The system of judicial review is being abused in Hong Kong, former Bar Association chair and retired Court of Final Appeal judge Henry Litton said at the Foreign Correspondents’ Club on Wednesday.

“Judicial review is not available for challenges to government policy,” Litton said: “That is a fundamental rule in the separation of powers. The court is concerned with law, not policy… [it] is the place for the vindication of legal rights [and] redress for wrongs done. It is not a debating hall or a classroom.”

henry litton
Henry Litton. Photo: Youtube via FCC.

Discussing the judicial review cases on the selection of Hong Kong’s chief executive, Litton said that acts of reporting, consulting and putting forward proposals “could not by any stretch of imagination be categorised as unlawful, abuse of power or anything else that could remotely have brought these acts within the purview of judicial review.”

However, the judge responsible for the review did not dismiss the application and went forward with proceedings, which Litton implied had been a waste of court resources.

Speaking on the judicial review of the government’s reform report, brought against the chief executive and the government of the HKSAR, Litton said that “the notion that the entire government of the HKSAR should be subject to review is totally absurd and is symptomatic of how far the system has been abused in recent times.”

On similar grounds, Litton also criticised the case lodged by Yvonne Leung Lai-kwok concerning the second round of public consultation on political reform, and the bringing in of the Chief Executive in that case.

Citing the Hong Kong-Zhuhai-Macau Bridge and its environmental impact assessment, Litton stated that judicial reviews could be highly costly for Hong Kong. As a result of the judicial review, he said, the project was delayed by two years and the cost incurred rose to US$1 billion.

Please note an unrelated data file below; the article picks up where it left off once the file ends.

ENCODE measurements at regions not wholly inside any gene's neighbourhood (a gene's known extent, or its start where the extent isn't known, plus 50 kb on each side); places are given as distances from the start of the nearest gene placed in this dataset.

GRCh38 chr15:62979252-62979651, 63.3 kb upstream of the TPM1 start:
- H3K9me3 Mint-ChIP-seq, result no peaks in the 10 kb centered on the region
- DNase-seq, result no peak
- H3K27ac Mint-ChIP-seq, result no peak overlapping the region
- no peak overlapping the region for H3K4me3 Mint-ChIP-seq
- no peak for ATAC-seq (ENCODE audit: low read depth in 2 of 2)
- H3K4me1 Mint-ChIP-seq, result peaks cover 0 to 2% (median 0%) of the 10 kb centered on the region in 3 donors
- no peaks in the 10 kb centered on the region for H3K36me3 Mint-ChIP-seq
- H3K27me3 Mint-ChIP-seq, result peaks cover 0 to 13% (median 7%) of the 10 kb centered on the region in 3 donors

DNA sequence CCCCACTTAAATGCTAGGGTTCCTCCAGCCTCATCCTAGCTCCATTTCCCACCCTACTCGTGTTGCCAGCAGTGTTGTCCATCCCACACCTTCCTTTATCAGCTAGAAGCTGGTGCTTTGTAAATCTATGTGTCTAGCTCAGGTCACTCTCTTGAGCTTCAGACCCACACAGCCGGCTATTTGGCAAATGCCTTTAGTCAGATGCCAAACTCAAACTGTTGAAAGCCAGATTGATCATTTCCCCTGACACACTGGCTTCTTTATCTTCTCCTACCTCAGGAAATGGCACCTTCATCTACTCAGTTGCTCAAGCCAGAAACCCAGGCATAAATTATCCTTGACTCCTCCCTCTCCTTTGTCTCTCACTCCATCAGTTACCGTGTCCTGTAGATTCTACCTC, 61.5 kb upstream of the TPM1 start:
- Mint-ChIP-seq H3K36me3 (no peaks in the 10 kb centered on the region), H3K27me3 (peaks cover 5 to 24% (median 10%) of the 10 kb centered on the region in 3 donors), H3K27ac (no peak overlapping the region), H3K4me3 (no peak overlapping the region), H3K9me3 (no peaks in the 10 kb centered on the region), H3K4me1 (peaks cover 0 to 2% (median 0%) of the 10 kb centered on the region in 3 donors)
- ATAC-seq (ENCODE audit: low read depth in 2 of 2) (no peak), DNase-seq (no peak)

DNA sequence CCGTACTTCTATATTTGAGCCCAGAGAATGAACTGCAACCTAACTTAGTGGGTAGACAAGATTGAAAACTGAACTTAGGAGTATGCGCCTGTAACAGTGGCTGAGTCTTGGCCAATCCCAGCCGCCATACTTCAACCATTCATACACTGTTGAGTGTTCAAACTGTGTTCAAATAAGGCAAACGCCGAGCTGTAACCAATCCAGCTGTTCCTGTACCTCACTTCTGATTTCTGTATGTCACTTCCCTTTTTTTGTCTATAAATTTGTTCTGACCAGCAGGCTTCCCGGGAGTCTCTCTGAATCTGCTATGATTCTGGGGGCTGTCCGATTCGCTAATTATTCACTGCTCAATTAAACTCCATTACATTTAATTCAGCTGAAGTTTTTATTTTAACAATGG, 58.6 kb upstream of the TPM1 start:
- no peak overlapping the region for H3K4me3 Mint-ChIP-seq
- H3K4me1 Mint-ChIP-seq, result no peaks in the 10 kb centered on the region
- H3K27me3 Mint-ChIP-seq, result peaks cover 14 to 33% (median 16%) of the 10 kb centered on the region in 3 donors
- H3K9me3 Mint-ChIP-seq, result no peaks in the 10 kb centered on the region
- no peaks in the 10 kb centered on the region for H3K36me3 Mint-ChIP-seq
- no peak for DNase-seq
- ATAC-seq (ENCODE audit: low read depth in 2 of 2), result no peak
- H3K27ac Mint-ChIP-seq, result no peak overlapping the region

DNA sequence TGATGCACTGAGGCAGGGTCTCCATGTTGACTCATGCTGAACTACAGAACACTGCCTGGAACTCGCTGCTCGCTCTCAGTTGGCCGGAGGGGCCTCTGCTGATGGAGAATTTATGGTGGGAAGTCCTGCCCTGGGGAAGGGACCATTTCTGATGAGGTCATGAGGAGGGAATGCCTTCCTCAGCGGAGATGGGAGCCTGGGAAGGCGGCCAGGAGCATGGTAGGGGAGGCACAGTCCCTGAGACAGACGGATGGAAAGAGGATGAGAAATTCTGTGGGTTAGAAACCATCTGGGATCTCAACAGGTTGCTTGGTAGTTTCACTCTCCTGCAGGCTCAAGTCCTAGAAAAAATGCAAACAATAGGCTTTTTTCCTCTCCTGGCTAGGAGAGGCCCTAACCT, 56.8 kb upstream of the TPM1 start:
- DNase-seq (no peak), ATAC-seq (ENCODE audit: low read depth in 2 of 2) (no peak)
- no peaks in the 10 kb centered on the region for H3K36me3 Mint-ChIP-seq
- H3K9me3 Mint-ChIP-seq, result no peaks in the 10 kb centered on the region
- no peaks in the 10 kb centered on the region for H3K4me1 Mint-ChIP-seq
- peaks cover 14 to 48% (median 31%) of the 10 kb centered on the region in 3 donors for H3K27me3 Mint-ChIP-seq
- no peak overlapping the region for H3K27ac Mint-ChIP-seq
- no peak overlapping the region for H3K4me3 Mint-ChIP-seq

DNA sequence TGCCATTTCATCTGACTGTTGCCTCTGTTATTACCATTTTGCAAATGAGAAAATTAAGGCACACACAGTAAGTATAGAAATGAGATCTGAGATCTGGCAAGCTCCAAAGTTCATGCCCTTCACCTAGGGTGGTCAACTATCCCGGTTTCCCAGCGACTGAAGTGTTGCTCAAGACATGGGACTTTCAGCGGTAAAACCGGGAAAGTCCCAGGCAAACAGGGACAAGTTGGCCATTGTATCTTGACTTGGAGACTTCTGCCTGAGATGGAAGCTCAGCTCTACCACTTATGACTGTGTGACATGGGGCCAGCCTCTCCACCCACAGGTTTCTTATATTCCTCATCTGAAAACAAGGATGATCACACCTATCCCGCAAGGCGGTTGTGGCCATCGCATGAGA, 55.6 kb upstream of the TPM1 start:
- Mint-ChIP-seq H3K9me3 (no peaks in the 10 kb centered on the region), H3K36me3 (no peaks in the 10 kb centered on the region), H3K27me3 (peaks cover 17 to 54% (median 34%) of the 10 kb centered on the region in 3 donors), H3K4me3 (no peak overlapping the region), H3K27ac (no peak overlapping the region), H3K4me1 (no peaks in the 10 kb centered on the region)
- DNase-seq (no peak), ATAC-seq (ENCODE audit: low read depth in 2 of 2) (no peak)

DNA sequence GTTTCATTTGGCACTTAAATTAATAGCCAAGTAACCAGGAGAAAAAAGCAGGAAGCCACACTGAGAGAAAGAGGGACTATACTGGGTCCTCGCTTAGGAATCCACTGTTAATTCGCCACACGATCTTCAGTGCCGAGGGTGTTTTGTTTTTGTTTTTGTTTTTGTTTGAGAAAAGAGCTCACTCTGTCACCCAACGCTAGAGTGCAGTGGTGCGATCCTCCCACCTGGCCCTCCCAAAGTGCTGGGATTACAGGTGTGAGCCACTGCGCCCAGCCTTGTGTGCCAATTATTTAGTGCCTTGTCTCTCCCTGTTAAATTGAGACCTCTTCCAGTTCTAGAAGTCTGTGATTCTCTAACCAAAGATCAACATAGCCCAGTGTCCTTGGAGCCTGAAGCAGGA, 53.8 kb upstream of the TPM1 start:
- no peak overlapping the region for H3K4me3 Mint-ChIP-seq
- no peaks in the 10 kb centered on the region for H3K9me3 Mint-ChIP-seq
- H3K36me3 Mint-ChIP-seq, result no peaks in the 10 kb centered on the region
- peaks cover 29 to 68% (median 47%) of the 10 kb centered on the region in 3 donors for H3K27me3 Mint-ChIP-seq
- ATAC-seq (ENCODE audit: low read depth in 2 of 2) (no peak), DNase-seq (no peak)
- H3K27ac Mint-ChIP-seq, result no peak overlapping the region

‘Unsuccessful judicial review does not mean system is abused’

Yvonne Leung responded to Litton’s remarks by saying that she had never planned to “put judicial review onto her CV”, and that she did not take pride in suing Chief Executive Leung Chun-ying, Apple Daily reported.

“If the court could not respond to the public and make a ruling as to unconstitutional policies through judicial review,” Leung said, “then there would be no procedure for redress if the chief executive made policy errors.”

winnie tam
Winnie Tam. Photo: Stand News.

Winnie Tam, current chair of the Bar Association, said that not every unsuccessful case of judicial review represented an abuse of the system: in some cases, the applicant might have misunderstood the purposes of judicial review, or the court could have erred in its judgment.

Tam added that she understand judicial review could result in delays or an increase in cost but these are not just cause to oppose the system of judicial review. The solution is not to weaken the tool that keep government power in check, Tam said, but to ensure that the judiciary is not affected by political factors.

‘Important component of separation of powers’

Senior Counsel Alan Leong Kah-kit responded saying that judicial review is an important component of the separation of powers. If there were no judicial review, he said, administrative bodies would not have to be worried about being challenged and could act as they wish – and when that happens, the cost borne by the society might be even higher than that of dealing with judicial review.

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Alan Leong. Photo: Wikicommons.

Leong said that he was surprised by Litton’s comments because although the number of judicial review cases has been on the rise since Hong Kong’s handover, the court has the right to throw out cases which do not satisfy the arguability test. There have been many unsuccessful cases of judicial review, Leong added, and this shows that the court has fulfilled its role as gatekeeper.

The Chief Executive himself has long been an outspoken critic of the judicial review process. In November, Leung said that plans to build apartment units had been hindered because of judicial review, which he has also routinely blamed for delays in infrastructure construction projects.

Karen is a journalist and writer covering politics and legal affairs in Hong Kong for HKFP. She has also written features on human rights, public space, regional legal developments, social and grassroots activism, and arts & culture. She is a BA and LLB graduate from the University of Hong Kong.